Chan told the E-Commerce Times that phone company sites can be effective because they are designed specifically to increase local and regional exposure for small and mid-sized businesses that have physical stores.
“These smaller businesses do better in their own geographical areas in terms of sales,” she said.
Using the Tools
Chan added that small stores can implement many software programs that are also used by big companies to increase online and walk-in traffic. One example of such a program is targeted e-mail service.
In addition, because services can help small businesses with shipping processes, Chan said it has become worthwhile for small businesses to seek out faraway customers via a presence on high-traffic auction sites like EBay.
“EBay has built up a good-sized customer base of small and medium-sized businesses,” she said.
Just One Weapon
Like bigger retailers, Chan noted, small stores should view an online presence as just one part of their overall marketing strategy. “No one method is going to capture all the eyeballs you want,” she said.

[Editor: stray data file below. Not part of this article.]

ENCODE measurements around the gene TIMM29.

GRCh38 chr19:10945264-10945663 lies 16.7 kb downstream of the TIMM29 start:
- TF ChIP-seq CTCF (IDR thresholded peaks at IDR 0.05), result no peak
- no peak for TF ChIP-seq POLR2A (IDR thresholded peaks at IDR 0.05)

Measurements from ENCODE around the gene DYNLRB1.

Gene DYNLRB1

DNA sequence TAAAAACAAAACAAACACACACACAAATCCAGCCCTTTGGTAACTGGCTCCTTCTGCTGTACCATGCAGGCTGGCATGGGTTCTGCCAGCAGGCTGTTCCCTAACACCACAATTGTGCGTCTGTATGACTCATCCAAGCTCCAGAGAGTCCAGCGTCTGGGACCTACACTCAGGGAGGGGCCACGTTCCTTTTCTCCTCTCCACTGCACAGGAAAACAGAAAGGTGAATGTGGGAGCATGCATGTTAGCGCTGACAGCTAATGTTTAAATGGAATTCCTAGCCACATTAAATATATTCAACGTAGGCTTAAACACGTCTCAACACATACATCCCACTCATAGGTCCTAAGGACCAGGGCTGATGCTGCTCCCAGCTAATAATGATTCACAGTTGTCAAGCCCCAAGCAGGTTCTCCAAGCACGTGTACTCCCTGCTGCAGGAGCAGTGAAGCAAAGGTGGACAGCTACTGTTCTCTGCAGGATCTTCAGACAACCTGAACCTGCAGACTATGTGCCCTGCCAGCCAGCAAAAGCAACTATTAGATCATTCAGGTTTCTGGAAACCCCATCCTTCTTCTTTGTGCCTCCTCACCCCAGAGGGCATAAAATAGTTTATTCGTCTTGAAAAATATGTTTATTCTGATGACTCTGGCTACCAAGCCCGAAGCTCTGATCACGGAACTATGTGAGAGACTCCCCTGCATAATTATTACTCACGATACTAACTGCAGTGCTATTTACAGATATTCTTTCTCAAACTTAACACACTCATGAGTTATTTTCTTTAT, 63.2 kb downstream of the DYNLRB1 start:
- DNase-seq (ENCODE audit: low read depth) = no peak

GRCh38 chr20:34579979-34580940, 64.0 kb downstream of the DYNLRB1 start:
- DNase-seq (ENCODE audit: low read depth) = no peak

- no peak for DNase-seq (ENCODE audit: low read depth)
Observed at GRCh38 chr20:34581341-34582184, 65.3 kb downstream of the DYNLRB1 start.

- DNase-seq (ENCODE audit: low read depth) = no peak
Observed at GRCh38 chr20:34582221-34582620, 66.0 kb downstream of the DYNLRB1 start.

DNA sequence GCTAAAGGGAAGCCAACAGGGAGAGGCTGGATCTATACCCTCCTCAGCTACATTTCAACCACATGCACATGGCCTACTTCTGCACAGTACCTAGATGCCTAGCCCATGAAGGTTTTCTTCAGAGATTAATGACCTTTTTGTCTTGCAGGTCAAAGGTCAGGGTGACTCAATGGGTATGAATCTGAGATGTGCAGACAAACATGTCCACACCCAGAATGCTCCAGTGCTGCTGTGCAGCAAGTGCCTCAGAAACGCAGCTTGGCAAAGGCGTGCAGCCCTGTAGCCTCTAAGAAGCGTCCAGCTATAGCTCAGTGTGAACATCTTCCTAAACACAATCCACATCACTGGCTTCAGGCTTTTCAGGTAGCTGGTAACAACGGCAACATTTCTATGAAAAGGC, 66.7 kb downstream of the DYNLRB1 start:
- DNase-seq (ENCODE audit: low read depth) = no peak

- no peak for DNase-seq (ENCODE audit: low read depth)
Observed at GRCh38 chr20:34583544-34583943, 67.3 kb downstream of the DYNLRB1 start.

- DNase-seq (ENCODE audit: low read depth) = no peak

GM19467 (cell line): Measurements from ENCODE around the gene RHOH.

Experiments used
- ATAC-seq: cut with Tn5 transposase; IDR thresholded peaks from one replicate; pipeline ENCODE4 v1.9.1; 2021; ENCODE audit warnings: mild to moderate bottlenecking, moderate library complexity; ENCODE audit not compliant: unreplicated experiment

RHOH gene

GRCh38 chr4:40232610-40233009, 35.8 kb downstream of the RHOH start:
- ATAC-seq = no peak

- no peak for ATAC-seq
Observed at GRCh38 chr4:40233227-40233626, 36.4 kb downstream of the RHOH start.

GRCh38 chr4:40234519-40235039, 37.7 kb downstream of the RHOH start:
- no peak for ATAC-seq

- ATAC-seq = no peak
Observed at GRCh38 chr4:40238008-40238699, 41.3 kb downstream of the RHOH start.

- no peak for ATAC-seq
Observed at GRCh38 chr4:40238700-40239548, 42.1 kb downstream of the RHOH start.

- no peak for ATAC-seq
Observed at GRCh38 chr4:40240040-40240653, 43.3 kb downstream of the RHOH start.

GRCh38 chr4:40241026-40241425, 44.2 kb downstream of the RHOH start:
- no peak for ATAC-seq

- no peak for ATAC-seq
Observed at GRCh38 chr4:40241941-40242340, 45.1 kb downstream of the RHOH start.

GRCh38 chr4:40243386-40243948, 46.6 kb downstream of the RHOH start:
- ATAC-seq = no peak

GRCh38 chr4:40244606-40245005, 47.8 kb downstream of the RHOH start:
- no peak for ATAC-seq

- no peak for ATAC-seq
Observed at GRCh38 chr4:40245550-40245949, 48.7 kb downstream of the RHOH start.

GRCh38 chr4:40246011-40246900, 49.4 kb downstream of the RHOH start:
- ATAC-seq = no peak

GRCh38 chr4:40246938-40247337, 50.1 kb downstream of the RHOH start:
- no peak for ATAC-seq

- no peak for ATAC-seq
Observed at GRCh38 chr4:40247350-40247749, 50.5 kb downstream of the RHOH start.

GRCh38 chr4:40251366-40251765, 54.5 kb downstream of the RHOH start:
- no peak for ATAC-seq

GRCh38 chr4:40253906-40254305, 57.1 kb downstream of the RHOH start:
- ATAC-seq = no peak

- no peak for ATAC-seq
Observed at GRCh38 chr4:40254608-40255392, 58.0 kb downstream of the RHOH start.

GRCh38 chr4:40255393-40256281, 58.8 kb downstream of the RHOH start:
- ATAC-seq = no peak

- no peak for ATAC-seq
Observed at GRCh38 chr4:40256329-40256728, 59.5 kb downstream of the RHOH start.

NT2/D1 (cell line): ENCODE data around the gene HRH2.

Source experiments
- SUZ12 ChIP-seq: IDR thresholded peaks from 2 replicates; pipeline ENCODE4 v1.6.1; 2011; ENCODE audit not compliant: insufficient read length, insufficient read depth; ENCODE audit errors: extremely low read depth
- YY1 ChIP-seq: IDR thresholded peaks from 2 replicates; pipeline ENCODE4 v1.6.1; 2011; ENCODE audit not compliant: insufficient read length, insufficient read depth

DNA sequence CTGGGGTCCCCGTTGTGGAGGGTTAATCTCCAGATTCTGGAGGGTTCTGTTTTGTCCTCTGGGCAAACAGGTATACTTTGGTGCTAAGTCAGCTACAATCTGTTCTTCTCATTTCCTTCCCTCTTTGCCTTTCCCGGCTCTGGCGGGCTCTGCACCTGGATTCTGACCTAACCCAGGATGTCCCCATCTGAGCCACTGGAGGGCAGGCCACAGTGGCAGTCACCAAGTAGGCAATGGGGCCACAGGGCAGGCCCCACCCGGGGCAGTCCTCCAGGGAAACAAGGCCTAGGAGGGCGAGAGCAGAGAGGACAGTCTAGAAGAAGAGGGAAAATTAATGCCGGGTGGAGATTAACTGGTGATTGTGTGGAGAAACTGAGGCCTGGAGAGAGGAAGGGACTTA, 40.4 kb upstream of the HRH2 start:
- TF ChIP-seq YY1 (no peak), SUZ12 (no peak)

Because the Web tends to have an equalizing effect, giving small stores the same chance for exposure as their larger competitors, Meta Group’s Alvarez said effective tactics are often a bigger factor than size when it comes to closing sales online.
“On the Web, how well you execute your strategy will have a direct correlation with the kind of response you get,” he said.
It’s a shame, but it looks like the days of the small online retailer are gone forever. The Net’s shopping venue is now totally dominated by all the big B&M chains and by just a few surviving pure-plays. I hope the Net’s historians don’t forget that small online shops pioneered online shopping way before any of the big chains opened their online stores.